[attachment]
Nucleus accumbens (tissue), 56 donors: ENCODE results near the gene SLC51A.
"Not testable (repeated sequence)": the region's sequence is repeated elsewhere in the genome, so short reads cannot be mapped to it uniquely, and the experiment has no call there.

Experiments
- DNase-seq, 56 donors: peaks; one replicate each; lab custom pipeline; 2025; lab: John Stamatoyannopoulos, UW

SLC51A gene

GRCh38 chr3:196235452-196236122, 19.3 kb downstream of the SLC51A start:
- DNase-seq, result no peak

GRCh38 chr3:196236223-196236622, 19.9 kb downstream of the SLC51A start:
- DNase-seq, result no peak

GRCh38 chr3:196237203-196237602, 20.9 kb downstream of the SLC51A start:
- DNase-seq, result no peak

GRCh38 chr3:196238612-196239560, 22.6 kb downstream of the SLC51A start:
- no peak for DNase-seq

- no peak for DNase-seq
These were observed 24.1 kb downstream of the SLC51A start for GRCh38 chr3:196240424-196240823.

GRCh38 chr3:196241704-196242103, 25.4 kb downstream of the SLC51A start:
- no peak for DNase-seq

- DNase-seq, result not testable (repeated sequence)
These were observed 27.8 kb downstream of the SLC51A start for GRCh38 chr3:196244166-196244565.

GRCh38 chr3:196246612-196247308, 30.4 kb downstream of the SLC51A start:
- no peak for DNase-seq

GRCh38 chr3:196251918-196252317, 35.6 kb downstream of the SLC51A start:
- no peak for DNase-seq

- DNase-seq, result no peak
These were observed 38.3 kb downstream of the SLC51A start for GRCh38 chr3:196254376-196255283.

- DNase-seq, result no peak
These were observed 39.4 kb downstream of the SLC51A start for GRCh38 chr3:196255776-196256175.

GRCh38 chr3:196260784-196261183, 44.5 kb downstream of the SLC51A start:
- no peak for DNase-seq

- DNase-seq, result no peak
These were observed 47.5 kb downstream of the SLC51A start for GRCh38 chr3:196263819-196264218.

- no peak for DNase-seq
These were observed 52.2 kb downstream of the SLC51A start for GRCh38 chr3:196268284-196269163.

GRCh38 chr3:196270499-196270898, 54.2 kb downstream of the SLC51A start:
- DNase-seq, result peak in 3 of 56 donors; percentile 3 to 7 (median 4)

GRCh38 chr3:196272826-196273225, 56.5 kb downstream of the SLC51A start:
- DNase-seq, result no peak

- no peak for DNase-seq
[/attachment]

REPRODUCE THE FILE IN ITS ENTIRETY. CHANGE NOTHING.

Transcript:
Nucleus accumbens (tissue), 56 donors: ENCODE results near the gene SLC51A.
"Not testable (repeated sequence)": the region's sequence is repeated elsewhere in the genome, so short reads cannot be mapped to it uniquely, and the experiment has no call there.

Experiments
- DNase-seq, 56 donors: peaks; one replicate each; lab custom pipeline; 2025; lab: John Stamatoyannopoulos, UW

SLC51A gene

GRCh38 chr3:196235452-196236122, 19.3 kb downstream of the SLC51A start:
- DNase-seq, result no peak

GRCh38 chr3:196236223-196236622, 19.9 kb downstream of the SLC51A start:
- DNase-seq, result no peak

GRCh38 chr3:196237203-196237602, 20.9 kb downstream of the SLC51A start:
- DNase-seq, result no peak

GRCh38 chr3:196238612-196239560, 22.6 kb downstream of the SLC51A start:
- no peak for DNase-seq

- no peak for DNase-seq
These were observed 24.1 kb downstream of the SLC51A start for GRCh38 chr3:196240424-196240823.

GRCh38 chr3:196241704-196242103, 25.4 kb downstream of the SLC51A start:
- no peak for DNase-seq

- DNase-seq, result not testable (repeated sequence)
These were observed 27.8 kb downstream of the SLC51A start for GRCh38 chr3:196244166-196244565.

GRCh38 chr3:196246612-196247308, 30.4 kb downstream of the SLC51A start:
- no peak for DNase-seq

GRCh38 chr3:196251918-196252317, 35.6 kb downstream of the SLC51A start:
- no peak for DNase-seq

- DNase-seq, result no peak
These were observed 38.3 kb downstream of the SLC51A start for GRCh38 chr3:196254376-196255283.

- DNase-seq, result no peak
These were observed 39.4 kb downstream of the SLC51A start for GRCh38 chr3:196255776-196256175.

GRCh38 chr3:196260784-196261183, 44.5 kb downstream of the SLC51A start:
- no peak for DNase-seq

- DNase-seq, result no peak
These were observed 47.5 kb downstream of the SLC51A start for GRCh38 chr3:196263819-196264218.

- no peak for DNase-seq
These were observed 52.2 kb downstream of the SLC51A start for GRCh38 chr3:196268284-196269163.

GRCh38 chr3:196270499-196270898, 54.2 kb downstream of the SLC51A start:
- DNase-seq, result peak in 3 of 56 donors; percentile 3 to 7 (median 4)

GRCh38 chr3:196272826-196273225, 56.5 kb downstream of the SLC51A start:
- DNase-seq, result no peak

- no peak for DNase-seq